I've heard it said that Amy Dorrit is too good, too perfect, that she has no backbone and can't even stand up for herself. I disagree. Amy is not a doormat. She may not speak up for herself, but when someone else is wronged, she springs to the defense. Her rascally brother, Edward "Tip" Dorrit, writes a rather rude letter to Arthur Clennam asking for a loan, and Arthur politely refuses to comply (knowing that Tip will just waste the money). Upon receiving Arthur's reply, Tip goes into a tirade against Arthur, and when Amy gently remonstrates, he lashes out at her. Then comes Amy's applause-inducing speech. :)"How dare you speak like that to me?! And how dare you insult a man who is worth ten of you? Have you any idea who got your debts paid? --I love you Tip; but sometimes I'm ashamed to have you as my brother!"
(It's during this scene that my favorite music, dubbed the Tragedy Theme, plays. FYI.)
|Sarah Pickering as Amy Dorrit|
|Emma Pierson as Fanny Dorrit and Claire Foy as Amy|
Then tragedy strikes again... and again. Amy is left alone in the world and, simultaneously, Arthur is thrown into the Marshalsea prison. Amy goes to the Marshalsea to nurse Arthur back to health after he falls ill, and that is when she learns that he loves her, too.
But the story isn't over, because Amy begs Arthur to allow her to pay his debts... but he says no. He will not be beholden to her, but that doesn't stop her from coming to see him. Then the Evil French Guy (alias whatever alias he's using at the time) gives Amy a mysterious letter, and old Mrs. Clennam (who employed Amy as a seamstress in the dear dead days gone by never to be spoken of) reveals a dark secret to Amy, begging for her forgiveness.
And this is what Amy says to her (from the book, not the movie, haha).
"O, Mrs Clennam, Mrs Clennam," said Little Dorrit, "angry feelings and unforgiving deeds are no comfort and no guide to you and me. My life has been passed in this poor prison, and my teaching has been very defective; but let me implore you to remember later and better days. Be guided only by the Healer of the sick, the Raiser of the dead, the Friend of all who were afflicted and forlorn, the patient Master who shed tears of compassion for our infirmities. We cannot but be right if we put all the rest away, and do everything in remembrance of Him. There is no vengeance and no infliction of suffering in His life, I am sure. There can be no confusion in following Him, and seeking for no other footsteps, I am certain."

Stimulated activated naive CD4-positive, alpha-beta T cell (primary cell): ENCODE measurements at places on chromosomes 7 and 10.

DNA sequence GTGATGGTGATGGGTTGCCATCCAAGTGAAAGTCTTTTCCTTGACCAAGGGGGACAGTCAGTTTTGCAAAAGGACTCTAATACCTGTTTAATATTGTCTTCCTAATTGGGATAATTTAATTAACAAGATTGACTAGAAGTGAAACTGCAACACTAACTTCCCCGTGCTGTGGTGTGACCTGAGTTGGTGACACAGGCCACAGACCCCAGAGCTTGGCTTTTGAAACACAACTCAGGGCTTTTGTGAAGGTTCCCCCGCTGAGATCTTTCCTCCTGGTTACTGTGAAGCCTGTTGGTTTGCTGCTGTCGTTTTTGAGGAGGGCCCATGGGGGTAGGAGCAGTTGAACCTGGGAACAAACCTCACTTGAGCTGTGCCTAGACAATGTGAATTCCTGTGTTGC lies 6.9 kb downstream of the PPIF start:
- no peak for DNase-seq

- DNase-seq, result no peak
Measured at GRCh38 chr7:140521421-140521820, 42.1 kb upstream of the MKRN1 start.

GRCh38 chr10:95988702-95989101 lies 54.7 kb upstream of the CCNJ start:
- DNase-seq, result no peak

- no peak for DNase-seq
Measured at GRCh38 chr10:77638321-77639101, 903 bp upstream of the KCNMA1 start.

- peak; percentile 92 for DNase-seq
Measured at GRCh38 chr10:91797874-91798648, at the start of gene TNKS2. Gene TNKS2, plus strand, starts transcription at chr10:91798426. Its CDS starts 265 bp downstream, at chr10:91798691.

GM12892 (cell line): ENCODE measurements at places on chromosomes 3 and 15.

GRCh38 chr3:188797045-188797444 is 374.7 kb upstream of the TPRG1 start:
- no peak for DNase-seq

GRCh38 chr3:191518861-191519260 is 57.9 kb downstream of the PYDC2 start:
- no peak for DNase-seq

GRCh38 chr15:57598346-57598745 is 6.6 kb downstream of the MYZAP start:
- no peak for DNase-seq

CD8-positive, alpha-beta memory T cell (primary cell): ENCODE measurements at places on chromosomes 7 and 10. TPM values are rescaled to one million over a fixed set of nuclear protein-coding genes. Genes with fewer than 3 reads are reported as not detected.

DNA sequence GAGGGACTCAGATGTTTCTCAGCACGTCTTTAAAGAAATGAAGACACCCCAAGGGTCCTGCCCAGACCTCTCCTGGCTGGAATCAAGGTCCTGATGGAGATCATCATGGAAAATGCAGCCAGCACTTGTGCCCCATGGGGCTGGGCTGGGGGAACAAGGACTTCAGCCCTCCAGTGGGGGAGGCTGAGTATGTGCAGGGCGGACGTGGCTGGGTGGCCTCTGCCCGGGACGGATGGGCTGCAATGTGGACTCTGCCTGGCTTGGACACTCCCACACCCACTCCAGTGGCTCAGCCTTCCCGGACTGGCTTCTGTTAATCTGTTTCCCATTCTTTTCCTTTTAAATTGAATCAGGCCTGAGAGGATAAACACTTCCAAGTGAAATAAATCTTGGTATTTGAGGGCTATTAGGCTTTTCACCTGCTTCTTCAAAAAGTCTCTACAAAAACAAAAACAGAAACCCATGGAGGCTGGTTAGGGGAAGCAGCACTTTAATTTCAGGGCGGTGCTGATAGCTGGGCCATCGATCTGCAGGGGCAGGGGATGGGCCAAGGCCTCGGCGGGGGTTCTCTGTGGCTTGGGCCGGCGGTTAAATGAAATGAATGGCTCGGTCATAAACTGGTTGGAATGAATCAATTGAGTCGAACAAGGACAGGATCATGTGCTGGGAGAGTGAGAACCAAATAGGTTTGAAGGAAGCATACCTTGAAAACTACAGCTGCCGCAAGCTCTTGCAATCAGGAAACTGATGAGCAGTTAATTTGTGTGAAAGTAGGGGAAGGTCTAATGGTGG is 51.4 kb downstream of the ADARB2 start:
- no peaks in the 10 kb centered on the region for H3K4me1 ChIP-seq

Yeah, you won't find that on a 2008 TV miniseries.
Here's another part where the book and movie differ-- in the book *SPOILER ALERT!!* Little Dorrit never tells Arthur the truth about his mother. She burns the paper that Mrs. Clennam gave her and never mentions it to anyone, even though it means she loses the legacy, because she doesn't want to hurt Arthur. I'm glad that in the movie Tattycoram gave Arthur the box and he learned the truth, because I think he deserved to know, but I admire Amy-of-the-book for giving up the inheritance to spare Arthur pain. *END OF SPOILER*
Love bears all things, believes all things, hopes all things... love never fails.
But then the question of money is swept aside in the tumultuous final chapters (and episode) and Arthur and Amy come to an understanding. :) And Arthur's business comes booming back again. And then they get married.
And Miss Dashwood is made happy (albeit in need of a box of Kleenex or two), because who deserves a perfectly perfect ending more than Miss Amy Dorrit?